Veteran’s Matters - with Congressman Duncan Hunter
When asked his views on the three most important veterans issues, U. S. Marine Corps veteran and Congressman Duncan Hunter (R–CA 5Oth District), quickly identified the first of the three—quality of care and access to care for our nation’s veterans. Hunter is uniquely qualified to comment upon veteran and military matters, having served three combat tours in Iraq and Afghanistan as a Marine Corps artillery officer. Additionally, he was the first Marine combat veteran of the wars in Iraq and Afghanistan elected to Congress.
In Hunter’s view, “quality of care and access to care for veterans” starts with “breaking and rebuilding the Veterans Administration.” He said this means the VA must be dismantled and rebuilt to specialize on today’s war, today’s warriors, and their unique needs. One example, in recent wars, it means treatment for missing limbs, including provision of state-of-the-art prosthetics. Specializing on today’s war does not, he said, mean the nation ignores veterans from other wars. For the WWII, Korean, and Vietnam veterans, he wants to change the system to encourage and enable those veterans to seek and receive care “anywhere, from any doctor,” observing that this approach could be done at tremendous cost savings.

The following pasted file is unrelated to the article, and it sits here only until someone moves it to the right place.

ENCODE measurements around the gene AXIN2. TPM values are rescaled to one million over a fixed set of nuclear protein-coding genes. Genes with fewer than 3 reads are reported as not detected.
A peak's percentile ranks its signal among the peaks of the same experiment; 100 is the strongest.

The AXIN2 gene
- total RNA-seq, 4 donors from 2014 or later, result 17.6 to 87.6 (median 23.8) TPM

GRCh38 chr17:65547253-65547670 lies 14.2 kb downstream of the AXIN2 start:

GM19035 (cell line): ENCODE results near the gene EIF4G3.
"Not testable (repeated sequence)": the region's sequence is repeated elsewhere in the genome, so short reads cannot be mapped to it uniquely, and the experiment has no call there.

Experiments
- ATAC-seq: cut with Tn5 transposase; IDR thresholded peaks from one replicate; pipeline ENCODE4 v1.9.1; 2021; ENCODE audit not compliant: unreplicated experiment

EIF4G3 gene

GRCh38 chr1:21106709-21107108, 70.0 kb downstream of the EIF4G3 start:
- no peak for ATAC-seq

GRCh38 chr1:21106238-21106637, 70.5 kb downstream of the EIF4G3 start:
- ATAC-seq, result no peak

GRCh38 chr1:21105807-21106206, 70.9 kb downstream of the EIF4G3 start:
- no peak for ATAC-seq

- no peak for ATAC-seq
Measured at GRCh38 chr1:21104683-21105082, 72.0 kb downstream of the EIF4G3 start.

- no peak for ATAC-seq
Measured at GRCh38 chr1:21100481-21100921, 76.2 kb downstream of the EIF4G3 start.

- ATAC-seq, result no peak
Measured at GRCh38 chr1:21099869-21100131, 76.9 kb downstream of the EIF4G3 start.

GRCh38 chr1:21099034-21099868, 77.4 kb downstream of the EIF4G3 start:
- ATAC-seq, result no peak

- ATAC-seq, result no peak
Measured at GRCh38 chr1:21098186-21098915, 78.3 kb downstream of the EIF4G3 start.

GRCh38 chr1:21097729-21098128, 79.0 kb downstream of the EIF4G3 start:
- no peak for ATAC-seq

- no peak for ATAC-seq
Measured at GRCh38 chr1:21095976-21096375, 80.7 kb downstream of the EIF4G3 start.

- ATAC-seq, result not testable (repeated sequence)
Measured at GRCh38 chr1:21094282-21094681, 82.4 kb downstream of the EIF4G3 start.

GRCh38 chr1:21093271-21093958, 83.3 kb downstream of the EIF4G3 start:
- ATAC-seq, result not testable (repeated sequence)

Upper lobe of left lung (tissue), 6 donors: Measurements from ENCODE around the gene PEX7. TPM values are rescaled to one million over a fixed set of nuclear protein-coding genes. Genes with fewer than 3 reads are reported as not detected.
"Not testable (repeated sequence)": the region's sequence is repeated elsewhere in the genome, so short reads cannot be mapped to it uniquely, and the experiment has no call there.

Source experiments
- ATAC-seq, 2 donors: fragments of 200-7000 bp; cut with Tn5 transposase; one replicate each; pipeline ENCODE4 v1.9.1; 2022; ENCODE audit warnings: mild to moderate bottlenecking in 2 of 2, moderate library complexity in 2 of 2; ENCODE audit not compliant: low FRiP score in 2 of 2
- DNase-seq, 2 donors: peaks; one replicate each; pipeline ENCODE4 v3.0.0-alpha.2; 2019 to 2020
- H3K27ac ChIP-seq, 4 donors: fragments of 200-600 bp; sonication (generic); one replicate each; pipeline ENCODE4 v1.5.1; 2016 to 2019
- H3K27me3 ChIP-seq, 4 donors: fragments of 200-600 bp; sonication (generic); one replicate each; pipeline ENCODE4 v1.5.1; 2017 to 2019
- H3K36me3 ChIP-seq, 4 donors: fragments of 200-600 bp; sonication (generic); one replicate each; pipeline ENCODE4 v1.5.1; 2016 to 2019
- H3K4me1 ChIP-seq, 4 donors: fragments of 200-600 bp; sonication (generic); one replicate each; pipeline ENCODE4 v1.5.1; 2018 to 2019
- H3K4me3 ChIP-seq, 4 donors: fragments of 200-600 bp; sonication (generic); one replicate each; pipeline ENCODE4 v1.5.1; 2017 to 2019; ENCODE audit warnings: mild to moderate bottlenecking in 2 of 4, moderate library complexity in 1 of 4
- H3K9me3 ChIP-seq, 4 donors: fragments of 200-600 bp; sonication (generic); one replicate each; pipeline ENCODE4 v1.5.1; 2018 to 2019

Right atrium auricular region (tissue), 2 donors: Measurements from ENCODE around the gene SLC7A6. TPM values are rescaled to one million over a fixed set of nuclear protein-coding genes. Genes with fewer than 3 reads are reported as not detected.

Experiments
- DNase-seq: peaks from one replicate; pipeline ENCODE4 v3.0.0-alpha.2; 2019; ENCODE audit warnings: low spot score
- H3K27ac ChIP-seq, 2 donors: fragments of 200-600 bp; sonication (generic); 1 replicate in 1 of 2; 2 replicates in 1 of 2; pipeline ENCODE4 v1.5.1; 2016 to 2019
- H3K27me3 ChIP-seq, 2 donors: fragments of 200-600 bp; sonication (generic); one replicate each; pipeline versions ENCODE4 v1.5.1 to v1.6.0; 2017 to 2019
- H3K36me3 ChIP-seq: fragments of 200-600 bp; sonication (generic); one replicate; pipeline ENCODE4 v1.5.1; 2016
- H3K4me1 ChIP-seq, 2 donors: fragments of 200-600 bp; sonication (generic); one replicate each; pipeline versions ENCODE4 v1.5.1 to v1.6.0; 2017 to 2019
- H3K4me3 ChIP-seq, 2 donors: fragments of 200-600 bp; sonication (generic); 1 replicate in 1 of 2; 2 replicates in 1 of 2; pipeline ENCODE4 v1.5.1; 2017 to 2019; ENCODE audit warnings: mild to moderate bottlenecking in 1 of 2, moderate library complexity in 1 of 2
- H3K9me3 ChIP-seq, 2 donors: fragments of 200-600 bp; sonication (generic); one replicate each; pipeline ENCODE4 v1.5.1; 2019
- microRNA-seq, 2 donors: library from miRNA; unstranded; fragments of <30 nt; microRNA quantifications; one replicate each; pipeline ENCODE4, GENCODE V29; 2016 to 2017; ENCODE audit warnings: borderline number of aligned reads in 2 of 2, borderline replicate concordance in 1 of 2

The second veteran issue of which Hunter spoke is more pointed. At first comparing this generation of warriors to the Vietnam generation and their combat service, he posed the question, “Upon looking back, was it in vain?” Were the sacrifices and service, the loss of friends, the injured, the performance of duty in vain? Referring to the recent New York Times story and associated Editorial about soldiers being told to ignored child rape by Afghan military and police leaders, supposed American allies, Hunter asked, “How would you feel when you came home” after such an experience? How would a Marine or soldier feel about his/her combat tour, if exposed to or aware of the rape of children taking place, sometimes on American combat bases, and being told to ignore it? Hunter specifically highlighted the fates of two U. S. Army Special Forces soldiers caught up in this issue, Capt. Quinn and Sergeant First Class Martland. After a physical altercation with an Afghan militia commander who was reportedly keeping a young boy as a sex slave, both were relieved of their duties and shipped back to the states. Quinn subsequently left the Army and Martland’s career is about to end, as the Army moves forward with plans to discharge him Nov. 1. Hunter is working to save Martland’s career likely in part because of the implicit question, “Were his service and sacrifice in vain?” Standing up for America’s values, taking charge, doing what was right–these are not actions taken in vain. However, these actions have resulted in negative professional repercussions from the Army for these two soldiers. How could these negative repercussions favorably answer the question, “Were your service and sacrifice in vain?” As a veteran combat leader, Hunter fully understands the question.